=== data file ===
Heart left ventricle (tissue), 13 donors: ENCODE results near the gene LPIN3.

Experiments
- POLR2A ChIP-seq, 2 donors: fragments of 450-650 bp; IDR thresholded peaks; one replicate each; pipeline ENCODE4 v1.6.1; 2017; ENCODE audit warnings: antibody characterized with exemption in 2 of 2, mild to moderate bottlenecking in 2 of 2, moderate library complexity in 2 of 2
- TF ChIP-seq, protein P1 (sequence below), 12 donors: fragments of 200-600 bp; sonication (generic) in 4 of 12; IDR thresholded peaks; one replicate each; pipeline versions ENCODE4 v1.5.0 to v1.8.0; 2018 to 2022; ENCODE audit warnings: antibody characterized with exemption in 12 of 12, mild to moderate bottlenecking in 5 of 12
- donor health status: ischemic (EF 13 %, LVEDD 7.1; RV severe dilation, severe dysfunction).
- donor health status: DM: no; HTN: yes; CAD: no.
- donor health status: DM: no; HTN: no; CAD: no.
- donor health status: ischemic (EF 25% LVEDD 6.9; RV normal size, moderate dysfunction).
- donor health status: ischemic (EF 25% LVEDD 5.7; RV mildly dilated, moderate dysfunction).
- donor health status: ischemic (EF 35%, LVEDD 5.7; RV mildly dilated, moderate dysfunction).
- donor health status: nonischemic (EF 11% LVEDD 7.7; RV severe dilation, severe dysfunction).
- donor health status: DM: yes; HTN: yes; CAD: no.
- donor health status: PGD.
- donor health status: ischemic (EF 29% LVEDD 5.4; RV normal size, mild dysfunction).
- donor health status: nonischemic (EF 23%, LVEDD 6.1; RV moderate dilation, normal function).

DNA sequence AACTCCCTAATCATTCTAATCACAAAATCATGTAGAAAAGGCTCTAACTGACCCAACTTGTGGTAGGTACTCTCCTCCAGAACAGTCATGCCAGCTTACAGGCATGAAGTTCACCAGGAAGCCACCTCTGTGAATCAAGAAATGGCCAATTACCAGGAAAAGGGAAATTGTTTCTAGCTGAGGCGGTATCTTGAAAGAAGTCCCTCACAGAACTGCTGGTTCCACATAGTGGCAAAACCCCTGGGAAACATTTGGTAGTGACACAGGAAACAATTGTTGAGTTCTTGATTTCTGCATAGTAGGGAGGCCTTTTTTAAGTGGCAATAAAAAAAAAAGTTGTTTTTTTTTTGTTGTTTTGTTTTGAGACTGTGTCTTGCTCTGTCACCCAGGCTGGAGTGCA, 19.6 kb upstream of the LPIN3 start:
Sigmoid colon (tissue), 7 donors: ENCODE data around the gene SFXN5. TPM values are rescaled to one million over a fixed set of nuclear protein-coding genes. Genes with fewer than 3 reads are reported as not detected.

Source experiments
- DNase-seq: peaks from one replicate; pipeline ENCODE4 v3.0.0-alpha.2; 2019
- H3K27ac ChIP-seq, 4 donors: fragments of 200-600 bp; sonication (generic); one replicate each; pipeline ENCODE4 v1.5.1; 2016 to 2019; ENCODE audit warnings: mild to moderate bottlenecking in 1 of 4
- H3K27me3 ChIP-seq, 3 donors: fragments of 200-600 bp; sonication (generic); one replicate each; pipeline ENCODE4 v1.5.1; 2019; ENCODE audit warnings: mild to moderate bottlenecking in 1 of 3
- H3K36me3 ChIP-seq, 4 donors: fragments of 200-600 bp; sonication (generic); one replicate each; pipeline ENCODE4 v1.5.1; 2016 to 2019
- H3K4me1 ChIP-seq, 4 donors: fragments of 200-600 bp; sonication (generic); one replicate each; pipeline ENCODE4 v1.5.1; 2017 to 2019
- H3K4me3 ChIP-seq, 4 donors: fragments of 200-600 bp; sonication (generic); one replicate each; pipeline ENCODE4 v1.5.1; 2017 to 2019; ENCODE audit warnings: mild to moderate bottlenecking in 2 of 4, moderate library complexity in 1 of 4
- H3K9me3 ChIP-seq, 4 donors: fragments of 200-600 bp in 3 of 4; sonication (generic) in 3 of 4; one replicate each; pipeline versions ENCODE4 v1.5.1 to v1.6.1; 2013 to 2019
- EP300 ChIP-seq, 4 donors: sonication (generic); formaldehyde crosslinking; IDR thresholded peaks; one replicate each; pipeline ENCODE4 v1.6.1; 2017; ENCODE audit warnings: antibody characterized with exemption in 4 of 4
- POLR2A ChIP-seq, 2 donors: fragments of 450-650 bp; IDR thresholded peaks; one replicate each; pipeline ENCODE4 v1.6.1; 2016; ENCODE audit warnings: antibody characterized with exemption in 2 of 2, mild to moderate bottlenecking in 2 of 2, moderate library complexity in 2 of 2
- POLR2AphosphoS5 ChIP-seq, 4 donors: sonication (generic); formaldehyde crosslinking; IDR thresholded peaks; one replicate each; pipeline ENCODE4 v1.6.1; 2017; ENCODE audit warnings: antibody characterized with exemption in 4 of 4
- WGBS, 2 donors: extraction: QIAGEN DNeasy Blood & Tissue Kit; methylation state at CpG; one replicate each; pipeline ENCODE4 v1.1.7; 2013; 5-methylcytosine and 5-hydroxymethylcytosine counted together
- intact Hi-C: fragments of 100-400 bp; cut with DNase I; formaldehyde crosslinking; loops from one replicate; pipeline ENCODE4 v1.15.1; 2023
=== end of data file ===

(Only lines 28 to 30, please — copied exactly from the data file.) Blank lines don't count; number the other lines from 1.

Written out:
- POLR2AphosphoS5 ChIP-seq, 4 donors: sonication (generic); formaldehyde crosslinking; IDR thresholded peaks; one replicate each; pipeline ENCODE4 v1.6.1; 2017; ENCODE audit warnings: antibody characterized with exemption in 4 of 4
- WGBS, 2 donors: extraction: QIAGEN DNeasy Blood & Tissue Kit; methylation state at CpG; one replicate each; pipeline ENCODE4 v1.1.7; 2013; 5-methylcytosine and 5-hydroxymethylcytosine counted together
- intact Hi-C: fragments of 100-400 bp; cut with DNase I; formaldehyde crosslinking; loops from one replicate; pipeline ENCODE4 v1.15.1; 2023